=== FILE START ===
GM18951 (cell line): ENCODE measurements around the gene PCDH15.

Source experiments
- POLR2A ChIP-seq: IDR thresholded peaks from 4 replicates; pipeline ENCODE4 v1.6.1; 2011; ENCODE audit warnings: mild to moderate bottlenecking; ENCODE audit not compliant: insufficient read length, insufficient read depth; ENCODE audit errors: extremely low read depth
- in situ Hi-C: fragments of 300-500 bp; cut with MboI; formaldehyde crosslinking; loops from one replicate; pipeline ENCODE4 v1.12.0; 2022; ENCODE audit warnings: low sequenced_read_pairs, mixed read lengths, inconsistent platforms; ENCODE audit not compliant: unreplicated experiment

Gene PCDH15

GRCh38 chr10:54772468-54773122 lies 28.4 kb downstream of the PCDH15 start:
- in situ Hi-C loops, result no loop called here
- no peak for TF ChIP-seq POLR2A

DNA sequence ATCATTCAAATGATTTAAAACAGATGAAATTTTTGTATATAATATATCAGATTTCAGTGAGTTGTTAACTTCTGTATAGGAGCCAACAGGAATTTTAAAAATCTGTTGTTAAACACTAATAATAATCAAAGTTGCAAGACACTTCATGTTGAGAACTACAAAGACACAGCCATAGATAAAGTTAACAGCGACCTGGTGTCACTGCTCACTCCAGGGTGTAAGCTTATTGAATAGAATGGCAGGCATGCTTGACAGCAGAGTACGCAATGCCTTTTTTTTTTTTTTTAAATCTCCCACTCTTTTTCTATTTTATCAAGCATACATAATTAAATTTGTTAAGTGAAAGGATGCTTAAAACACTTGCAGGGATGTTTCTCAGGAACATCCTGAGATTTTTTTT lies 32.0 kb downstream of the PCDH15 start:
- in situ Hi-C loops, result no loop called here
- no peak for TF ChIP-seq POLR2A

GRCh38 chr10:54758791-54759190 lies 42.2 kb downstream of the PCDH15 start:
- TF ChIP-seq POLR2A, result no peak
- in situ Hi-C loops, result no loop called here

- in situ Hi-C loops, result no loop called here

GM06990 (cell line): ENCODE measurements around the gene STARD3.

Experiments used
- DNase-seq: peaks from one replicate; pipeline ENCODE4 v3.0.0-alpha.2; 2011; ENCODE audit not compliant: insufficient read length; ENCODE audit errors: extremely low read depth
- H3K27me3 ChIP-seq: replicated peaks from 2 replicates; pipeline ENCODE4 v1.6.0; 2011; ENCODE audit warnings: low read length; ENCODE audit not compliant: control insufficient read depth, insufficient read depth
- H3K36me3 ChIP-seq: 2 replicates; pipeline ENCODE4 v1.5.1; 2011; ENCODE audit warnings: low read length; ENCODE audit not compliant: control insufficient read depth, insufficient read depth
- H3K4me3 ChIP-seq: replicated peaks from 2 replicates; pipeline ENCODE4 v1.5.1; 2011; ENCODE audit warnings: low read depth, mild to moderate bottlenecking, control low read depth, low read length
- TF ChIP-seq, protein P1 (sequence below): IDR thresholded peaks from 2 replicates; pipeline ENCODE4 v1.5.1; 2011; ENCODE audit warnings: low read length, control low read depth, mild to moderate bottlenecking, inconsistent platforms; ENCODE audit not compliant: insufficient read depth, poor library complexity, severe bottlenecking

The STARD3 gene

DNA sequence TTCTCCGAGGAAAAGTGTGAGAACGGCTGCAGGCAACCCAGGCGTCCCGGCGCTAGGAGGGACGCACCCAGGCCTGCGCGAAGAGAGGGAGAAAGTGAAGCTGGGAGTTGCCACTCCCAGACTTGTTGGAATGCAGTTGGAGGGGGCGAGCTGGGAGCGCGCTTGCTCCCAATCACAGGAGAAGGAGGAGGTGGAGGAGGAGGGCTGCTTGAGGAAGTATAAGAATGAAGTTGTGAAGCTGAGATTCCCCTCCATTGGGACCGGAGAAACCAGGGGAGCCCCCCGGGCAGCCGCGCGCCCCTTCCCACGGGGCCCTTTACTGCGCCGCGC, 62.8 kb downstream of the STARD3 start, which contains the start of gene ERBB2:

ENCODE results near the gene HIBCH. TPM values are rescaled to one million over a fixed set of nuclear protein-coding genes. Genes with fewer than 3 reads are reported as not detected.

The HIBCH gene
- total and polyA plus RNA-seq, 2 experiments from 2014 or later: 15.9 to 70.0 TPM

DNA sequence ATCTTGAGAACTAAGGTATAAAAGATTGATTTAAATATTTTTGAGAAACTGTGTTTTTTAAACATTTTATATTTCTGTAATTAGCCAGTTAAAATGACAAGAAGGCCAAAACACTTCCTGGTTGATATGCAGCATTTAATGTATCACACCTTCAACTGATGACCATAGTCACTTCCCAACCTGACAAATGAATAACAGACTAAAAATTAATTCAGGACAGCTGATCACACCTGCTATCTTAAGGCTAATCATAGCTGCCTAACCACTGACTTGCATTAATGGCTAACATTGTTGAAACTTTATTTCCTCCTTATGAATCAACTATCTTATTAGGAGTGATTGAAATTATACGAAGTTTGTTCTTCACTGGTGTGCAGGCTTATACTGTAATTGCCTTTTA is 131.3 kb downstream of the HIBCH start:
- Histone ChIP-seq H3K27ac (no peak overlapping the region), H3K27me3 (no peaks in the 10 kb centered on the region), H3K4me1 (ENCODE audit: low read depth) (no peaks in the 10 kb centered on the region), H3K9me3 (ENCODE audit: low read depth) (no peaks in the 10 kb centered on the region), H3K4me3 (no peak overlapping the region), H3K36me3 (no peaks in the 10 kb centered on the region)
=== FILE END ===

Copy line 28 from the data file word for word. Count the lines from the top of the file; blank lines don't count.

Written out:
DNA sequence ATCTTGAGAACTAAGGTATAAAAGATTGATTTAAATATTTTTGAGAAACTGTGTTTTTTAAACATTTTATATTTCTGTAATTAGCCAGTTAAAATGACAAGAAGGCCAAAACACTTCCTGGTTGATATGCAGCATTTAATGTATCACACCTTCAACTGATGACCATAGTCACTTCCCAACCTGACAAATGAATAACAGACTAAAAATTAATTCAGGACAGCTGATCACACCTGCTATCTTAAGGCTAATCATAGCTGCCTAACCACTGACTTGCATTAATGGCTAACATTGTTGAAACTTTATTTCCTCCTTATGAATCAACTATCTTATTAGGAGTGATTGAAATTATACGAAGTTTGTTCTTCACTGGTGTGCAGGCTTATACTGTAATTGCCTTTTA is 131.3 kb downstream of the HIBCH start: